SBD/Issue 200/Leagues & Governing Bodies

LPGA Players Reportedly Seek Bivens' Resignation As Commissioner

Bivens Reportedly Has Been Sent A
Letter Asking For Her Resignation
The letter sent to the LPGA BOD last week by a group of top women golfers calls for Commissioner Carolyn Bivens' resignation and an "establishment of new leadership," according to a player who received a copy of the letter cited by Beth Ann Baldry of GOLFWEEK. The players in the letter stated that "all of the tour's problems can't be blamed on a poor economy and expressed a desire to rebuild relationships with longtime sponsors." The players "in favor of Bivens' resignation attached their names to the note," though it was "uncertain late Monday how many players support the resignation." LPGA Chief Communications Officer David Higdon confirmed that the BOD, of which Bivens is a member, "has seen the letter." Baldry reports the move is the "latest blow to a tour that has lost seven tournaments since 2007, including three staged in Hawaii," while six more events are sponsorless. Contracts have "expired for the Jamie Farr and Wegmans LPGA, two long-standing events," and Wegmans Tournament Dir Linda Hampton said that the two parties are "nowhere near making a decision about" the event's future. The future of the Jamie Farr event "also remains uncertain." Golfer Katherine Hull said, "We're getting to the point where we don't know who to believe, which is hard. When tournaments that have been very loyal to us start withdrawing, that's really a red flag to me." Baldry noted Bivens has "two years remaining on her contract" (, 7/6). GOLF WORLD's Ron Sirak wrote, "At issue are added costs imposed on tournaments by Bivens' Vision 2010 business plan that have caused several sponsors to pull support from the tour" (, 7/6).

LPGA STATEMENT: Higdon in a statement to THE DAILY said, “This is an important week for the players and the LPGA, and we’re focused first and foremost on the U.S. Open. The LPGA players, staff and Board all care deeply about our Tour, and we’re all working hard to achieve the same long-term objective to grow our Tour. It’s not in the best interest of women’s golf to openly discuss internal matters, but you can rest assured that the LPGA and its Board of Directors considers any topic raised by the players seriously since we are a player organization. There are always differences of opinion on business matters, and as they arise, we resolve them as best we can in order to further the business of the LPGA" (THE DAILY).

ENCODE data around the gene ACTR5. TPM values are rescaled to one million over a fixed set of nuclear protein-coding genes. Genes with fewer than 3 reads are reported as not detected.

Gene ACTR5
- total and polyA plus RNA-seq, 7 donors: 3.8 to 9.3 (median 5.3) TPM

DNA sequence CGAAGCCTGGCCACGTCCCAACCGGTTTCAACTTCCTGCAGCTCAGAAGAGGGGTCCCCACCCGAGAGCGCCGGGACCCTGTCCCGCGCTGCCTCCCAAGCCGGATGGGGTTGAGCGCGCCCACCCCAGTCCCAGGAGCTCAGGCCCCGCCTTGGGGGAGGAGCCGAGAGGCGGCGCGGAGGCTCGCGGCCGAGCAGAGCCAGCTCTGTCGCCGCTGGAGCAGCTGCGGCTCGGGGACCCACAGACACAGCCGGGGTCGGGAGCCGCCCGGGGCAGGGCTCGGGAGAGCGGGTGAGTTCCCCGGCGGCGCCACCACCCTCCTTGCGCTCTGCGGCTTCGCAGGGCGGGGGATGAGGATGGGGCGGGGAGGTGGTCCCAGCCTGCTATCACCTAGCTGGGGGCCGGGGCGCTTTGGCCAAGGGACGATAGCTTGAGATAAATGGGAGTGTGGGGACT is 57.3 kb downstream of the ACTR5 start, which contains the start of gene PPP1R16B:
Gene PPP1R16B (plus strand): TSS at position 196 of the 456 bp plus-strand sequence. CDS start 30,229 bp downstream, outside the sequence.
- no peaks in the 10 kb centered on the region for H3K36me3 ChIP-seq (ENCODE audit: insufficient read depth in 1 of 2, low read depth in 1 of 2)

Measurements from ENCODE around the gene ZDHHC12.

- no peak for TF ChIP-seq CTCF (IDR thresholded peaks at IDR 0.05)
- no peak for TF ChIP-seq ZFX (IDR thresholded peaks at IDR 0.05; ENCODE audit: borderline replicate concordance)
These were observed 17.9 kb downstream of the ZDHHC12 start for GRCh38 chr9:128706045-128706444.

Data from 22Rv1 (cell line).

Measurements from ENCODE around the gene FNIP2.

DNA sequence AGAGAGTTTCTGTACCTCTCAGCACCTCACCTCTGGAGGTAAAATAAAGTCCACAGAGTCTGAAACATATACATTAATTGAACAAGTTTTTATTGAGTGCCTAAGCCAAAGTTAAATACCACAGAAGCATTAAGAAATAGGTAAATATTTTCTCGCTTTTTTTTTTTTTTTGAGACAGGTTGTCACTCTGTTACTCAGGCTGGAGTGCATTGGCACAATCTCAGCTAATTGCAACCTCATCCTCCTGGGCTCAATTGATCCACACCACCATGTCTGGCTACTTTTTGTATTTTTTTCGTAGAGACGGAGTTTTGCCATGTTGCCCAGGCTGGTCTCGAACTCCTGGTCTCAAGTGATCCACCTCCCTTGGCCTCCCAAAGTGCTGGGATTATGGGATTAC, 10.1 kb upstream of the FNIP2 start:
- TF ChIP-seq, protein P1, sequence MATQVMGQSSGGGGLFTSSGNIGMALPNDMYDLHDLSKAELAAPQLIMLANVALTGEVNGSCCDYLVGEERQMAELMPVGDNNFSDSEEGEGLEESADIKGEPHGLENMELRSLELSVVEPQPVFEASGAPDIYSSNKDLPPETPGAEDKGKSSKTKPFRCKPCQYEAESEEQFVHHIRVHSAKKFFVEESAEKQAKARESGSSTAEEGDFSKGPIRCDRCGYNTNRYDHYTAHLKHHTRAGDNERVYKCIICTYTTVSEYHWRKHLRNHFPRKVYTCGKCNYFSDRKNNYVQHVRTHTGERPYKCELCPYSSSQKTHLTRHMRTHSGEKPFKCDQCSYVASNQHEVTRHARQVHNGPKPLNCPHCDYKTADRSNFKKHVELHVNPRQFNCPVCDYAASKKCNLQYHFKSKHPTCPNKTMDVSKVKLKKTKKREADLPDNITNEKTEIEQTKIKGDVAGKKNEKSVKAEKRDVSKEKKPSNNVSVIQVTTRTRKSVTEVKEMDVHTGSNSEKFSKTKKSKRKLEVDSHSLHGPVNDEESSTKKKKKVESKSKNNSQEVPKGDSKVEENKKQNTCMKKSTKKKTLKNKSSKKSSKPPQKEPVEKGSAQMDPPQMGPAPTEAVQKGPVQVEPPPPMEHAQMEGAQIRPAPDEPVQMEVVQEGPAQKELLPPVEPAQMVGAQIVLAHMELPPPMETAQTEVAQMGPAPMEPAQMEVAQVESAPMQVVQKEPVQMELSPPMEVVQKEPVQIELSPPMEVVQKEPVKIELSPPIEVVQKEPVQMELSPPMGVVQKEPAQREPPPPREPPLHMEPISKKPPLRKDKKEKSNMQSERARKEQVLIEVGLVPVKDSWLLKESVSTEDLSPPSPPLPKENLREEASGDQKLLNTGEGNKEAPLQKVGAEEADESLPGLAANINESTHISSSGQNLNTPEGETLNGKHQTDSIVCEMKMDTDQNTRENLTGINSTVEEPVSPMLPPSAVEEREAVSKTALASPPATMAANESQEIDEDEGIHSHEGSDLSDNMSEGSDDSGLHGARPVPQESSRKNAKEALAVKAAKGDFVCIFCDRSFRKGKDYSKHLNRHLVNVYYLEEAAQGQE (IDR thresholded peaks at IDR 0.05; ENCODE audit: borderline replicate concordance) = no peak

LONG TIME COMING: In California, Larry Bohannan writes if there are "any surprises in the sudden call" for Bivens' resignation it is that the call "came from top players, rather than from a united front of individual tournament sponsors and officials." Another surprise is that it "has taken so long for someone to call for Bivens' resignation," as from the start of her tenure Bivens "seemed to be fighting a losing battle." Bivens "seems to have lost the support of the players," and if the players "did send a letter to the LPGA board asking for Bivens' resignation, there is nothing for her to do but resign." The commissioner "serves the players, not the other way around." Bohannan notes a "growing school of thought is that some sponsors aren't just cutting back on expenses during a recession," rather they are "leaving the LPGA due to Bivens' policies, but using the economy as a legitimate smokescreen" (Palm Springs DESERT SUN, 7/7).'s Will Brinson wrote, "Right now, it appears -- bad economy be damned -- that Bivens is not good at her job. ... If the players are calling for Bivens to retire, she's clearly doing something wrong." The situation is "beyond distressing" for the LPGA (, 7/6).

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